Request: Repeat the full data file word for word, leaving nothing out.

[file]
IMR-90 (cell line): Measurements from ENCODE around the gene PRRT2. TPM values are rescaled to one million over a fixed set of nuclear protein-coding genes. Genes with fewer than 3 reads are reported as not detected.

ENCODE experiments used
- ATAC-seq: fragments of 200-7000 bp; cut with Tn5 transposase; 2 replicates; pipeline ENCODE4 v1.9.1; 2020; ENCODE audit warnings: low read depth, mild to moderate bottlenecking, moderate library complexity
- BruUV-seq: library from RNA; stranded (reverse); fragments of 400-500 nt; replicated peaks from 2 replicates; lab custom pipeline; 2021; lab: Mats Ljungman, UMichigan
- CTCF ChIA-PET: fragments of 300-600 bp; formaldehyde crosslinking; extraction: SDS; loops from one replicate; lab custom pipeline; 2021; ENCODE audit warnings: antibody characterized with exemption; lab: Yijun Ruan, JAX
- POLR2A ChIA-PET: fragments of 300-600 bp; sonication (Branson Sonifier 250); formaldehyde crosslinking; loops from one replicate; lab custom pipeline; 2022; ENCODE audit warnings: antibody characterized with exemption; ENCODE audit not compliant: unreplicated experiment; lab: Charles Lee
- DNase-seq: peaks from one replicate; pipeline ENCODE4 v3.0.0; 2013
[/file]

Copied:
IMR-90 (cell line): Measurements from ENCODE around the gene PRRT2. TPM values are rescaled to one million over a fixed set of nuclear protein-coding genes. Genes with fewer than 3 reads are reported as not detected.

ENCODE experiments used
- ATAC-seq: fragments of 200-7000 bp; cut with Tn5 transposase; 2 replicates; pipeline ENCODE4 v1.9.1; 2020; ENCODE audit warnings: low read depth, mild to moderate bottlenecking, moderate library complexity
- BruUV-seq: library from RNA; stranded (reverse); fragments of 400-500 nt; replicated peaks from 2 replicates; lab custom pipeline; 2021; lab: Mats Ljungman, UMichigan
- CTCF ChIA-PET: fragments of 300-600 bp; formaldehyde crosslinking; extraction: SDS; loops from one replicate; lab custom pipeline; 2021; ENCODE audit warnings: antibody characterized with exemption; lab: Yijun Ruan, JAX
- POLR2A ChIA-PET: fragments of 300-600 bp; sonication (Branson Sonifier 250); formaldehyde crosslinking; loops from one replicate; lab custom pipeline; 2022; ENCODE audit warnings: antibody characterized with exemption; ENCODE audit not compliant: unreplicated experiment; lab: Charles Lee
- DNase-seq: peaks from one replicate; pipeline ENCODE4 v3.0.0; 2013